Britain’s intelligence capacity is indispensable to both Japan and the United States. This is particularly true with regard to the area from the South China Sea to the Indian Ocean and the Middle East, where Britain maintains close ties with a global network of Commonwealth nations, including India, Sri Lanka, Singapore, and Bangladesh. In Britain itself, however, Japan has been a waning presence in recent years. The once-vibrant field of Japanese studies at British universities has to a large extent given way to interest in China.
To address this, the Nippon Foundation promotes such things as assistant lecturerships in Japanese Studies for young researchers at UK universities and the nurturing of translators in the area of Japanese literature. In addition, we began a joint research-conference project in June this year in cooperation with the Great Britain Sasakawa Foundation (established in 1985 in London), and the Royal Institute of International Affairs (Chatham House), with the aim of producing policy proposals five years from now.
But closer Anglo-Japanese cooperation will require proactive efforts from both governments as well. On the day before our joint initiative began, Prime Minister Abe, in London to attend the G8 Summit, delivered a speech on his economic policy at Guildhall in the City of London. In his speech, the prime minister told the story of how the Japanese financier Takahashi Korekiyo visited the City in 1904 to procure funds for Japan’s war with Russia, and recalled the assistance he received from the head of the London branch of the Hong Kong and Shanghai Banking Corporation, Sir Ewen Cameron—the great-great-grandfather of the current prime minister. Abe also noted that Takahashi, who later served as finance minister and prime minister, lifted the economy out of a deflationary spiral by demonstrating a strong political will. This confident speech earned Prime Minister Abe strong praise as one of the few Japanese leaders in recent years to have a vision for the future.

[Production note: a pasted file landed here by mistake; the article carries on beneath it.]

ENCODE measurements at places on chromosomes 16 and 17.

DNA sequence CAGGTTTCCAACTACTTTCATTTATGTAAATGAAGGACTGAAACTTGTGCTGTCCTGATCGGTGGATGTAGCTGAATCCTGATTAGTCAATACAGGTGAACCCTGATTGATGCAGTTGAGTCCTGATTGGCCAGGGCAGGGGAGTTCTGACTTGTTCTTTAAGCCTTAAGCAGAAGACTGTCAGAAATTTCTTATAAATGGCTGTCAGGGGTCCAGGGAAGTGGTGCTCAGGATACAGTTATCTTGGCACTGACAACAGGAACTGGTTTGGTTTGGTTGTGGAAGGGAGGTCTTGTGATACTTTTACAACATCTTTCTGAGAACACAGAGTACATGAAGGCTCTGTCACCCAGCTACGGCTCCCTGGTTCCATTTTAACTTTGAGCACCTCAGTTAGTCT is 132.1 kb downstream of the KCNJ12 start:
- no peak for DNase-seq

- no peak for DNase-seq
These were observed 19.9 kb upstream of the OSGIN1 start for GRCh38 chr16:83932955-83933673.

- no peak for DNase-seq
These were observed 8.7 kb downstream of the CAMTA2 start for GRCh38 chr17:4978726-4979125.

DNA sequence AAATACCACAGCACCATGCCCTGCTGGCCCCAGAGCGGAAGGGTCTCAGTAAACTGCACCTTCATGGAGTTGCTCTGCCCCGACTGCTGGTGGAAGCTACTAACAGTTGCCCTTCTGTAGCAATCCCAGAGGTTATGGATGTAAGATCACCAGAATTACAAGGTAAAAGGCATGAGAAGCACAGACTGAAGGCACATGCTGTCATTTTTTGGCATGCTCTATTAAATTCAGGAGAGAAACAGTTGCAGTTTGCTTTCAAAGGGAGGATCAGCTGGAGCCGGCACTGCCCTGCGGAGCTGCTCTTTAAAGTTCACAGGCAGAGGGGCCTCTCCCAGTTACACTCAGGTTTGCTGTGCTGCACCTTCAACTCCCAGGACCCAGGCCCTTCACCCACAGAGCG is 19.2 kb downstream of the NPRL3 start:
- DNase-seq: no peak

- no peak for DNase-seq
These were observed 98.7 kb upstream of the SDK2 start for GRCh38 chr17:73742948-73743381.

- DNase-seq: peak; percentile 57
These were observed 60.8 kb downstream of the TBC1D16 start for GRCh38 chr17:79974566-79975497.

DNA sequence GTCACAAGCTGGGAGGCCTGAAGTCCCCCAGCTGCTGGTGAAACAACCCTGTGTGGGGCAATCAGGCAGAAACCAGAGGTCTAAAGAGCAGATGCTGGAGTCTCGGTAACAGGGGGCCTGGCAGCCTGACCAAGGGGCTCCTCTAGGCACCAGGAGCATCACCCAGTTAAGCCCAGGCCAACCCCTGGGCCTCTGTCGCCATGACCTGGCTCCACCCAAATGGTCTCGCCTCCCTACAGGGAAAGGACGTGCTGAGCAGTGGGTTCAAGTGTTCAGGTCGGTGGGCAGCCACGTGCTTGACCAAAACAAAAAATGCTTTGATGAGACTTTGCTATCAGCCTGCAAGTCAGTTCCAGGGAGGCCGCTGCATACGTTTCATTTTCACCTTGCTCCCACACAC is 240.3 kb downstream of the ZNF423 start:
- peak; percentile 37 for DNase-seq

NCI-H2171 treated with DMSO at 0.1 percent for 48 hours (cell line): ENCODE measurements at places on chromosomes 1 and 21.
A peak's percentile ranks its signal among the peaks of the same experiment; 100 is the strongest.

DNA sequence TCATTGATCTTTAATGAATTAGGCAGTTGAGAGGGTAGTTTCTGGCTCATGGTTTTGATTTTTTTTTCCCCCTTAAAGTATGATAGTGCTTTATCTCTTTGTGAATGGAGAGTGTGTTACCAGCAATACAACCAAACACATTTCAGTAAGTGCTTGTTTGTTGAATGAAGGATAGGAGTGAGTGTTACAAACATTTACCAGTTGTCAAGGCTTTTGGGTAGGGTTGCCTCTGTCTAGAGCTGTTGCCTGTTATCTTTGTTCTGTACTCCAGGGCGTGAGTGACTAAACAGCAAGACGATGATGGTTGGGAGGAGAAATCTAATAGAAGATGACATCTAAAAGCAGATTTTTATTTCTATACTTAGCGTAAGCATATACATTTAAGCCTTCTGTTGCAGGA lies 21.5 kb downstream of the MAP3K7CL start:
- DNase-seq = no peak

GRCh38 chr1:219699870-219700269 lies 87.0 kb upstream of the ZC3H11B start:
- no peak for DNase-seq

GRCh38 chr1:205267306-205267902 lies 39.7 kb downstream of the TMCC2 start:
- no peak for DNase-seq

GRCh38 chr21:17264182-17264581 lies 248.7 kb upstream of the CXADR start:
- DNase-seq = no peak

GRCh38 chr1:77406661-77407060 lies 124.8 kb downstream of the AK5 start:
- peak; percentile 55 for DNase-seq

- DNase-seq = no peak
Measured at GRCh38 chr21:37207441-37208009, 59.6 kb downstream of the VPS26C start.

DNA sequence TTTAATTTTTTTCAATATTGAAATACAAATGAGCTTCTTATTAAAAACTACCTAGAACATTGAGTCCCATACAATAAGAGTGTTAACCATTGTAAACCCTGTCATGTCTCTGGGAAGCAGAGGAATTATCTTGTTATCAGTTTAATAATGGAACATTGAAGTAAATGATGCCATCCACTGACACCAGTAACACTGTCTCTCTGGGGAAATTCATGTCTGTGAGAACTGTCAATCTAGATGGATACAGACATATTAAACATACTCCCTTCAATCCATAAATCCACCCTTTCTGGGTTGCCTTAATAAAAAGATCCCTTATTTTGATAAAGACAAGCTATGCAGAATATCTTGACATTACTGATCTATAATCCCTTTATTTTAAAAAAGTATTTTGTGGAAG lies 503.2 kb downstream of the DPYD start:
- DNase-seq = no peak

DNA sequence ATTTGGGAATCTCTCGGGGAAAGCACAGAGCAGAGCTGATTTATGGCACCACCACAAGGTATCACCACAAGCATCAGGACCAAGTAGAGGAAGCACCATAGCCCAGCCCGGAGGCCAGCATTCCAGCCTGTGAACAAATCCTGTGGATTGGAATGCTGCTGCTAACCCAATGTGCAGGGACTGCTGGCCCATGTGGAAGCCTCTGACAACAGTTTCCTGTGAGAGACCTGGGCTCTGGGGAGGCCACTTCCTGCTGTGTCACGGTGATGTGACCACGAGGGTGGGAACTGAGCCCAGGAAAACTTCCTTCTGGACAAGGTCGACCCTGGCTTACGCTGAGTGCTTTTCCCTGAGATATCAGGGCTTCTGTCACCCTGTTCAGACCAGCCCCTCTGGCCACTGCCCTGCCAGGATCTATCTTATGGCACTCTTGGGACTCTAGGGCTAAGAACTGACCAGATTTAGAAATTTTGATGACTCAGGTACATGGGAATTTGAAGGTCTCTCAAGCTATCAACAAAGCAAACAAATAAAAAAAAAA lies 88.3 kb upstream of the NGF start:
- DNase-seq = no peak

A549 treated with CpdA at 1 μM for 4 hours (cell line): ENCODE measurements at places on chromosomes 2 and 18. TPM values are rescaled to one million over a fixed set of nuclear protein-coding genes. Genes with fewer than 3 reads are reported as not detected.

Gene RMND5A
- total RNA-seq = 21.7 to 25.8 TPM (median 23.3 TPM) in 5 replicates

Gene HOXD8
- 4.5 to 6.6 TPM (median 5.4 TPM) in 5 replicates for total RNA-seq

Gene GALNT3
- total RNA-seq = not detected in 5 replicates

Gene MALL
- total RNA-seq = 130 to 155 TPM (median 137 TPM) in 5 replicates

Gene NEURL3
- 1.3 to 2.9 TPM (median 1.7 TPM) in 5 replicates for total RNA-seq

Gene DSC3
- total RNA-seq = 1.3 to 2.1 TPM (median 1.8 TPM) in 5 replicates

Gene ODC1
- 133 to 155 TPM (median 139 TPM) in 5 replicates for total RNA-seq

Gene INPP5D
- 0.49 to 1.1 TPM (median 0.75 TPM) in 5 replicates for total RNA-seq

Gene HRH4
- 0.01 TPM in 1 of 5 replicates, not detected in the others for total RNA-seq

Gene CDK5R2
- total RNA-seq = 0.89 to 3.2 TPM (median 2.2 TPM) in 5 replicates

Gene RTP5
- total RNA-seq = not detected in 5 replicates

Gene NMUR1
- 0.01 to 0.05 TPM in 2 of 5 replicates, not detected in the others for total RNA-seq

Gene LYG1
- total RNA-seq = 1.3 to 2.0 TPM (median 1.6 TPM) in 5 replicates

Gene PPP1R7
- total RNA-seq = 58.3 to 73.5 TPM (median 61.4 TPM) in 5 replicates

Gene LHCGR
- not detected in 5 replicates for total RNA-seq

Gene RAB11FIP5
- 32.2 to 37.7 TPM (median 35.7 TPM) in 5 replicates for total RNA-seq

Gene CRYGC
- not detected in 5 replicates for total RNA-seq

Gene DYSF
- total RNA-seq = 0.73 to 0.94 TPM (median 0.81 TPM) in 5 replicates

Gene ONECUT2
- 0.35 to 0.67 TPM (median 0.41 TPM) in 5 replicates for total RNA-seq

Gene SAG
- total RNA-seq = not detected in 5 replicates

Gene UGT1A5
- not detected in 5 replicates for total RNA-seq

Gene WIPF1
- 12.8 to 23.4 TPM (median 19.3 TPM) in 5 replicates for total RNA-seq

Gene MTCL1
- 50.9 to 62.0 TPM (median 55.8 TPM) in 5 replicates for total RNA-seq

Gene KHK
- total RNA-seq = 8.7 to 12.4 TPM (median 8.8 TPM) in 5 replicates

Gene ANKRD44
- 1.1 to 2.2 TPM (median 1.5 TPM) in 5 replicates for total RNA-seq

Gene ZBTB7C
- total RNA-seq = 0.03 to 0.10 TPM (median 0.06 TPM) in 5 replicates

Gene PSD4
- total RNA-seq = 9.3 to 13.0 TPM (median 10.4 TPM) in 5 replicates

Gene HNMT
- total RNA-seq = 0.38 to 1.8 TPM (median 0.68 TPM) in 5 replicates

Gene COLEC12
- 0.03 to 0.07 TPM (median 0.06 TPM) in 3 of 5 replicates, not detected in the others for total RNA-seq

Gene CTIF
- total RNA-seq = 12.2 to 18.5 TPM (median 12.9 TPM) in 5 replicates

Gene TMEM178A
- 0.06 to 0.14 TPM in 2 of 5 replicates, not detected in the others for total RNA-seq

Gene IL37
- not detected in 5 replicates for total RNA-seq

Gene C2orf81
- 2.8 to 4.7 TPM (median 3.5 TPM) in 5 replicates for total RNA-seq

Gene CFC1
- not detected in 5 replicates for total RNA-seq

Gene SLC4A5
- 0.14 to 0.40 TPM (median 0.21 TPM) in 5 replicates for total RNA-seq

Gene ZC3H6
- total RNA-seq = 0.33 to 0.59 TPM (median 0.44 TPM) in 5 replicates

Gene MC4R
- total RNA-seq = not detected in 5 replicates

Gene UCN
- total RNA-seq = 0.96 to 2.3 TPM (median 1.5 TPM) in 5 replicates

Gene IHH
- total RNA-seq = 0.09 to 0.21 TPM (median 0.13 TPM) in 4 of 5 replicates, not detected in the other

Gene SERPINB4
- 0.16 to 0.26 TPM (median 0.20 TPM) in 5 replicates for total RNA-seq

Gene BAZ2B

Since taking office for the second time at the end of last year, Abe has adopted a proactive diplomatic stance. In this, he has taken a different approach from most recent prime ministers, making a string of overseas visits to Vietnam and two other ASEAN countries, Russia, and the Middle East, and bringing the Olympics to Tokyo in 2020. In the past, political conditions at home have made it difficult for Japanese prime ministers to travel as often as they would like. I hope the necessary changes will be made, including reforms in the Diet, to allow Japanese prime ministers to play an active role in the nation’s diplomacy.
Silent Diplomacy Won’t Work
Globalization has ushered in a new age. The world has become multipolar; at times it has even seemed to lack any “pole” at all. In this context, Asia’s influence on the world has been on the rise. Cooperation between Japan and Britain can enhance democratic values and strengthen the rule of law at sea. This would also benefit the United States as it pivots toward a new security framework centered on the Asia Pacific.
This is a situation that calls for proactive diplomacy. A passive approach is no longer sufficient. Countries around the world are looking to Japan for clues to the global economic and political future. I am convinced that strengthened cooperation between Japan, Britain, and the United States will play a crucial role in the years to come, as we build a positive and forward-looking relationship with China, whose economic and military might has only continued to grow.
(Translated from an article published in Sankei Shimbun on September 20, 2013.)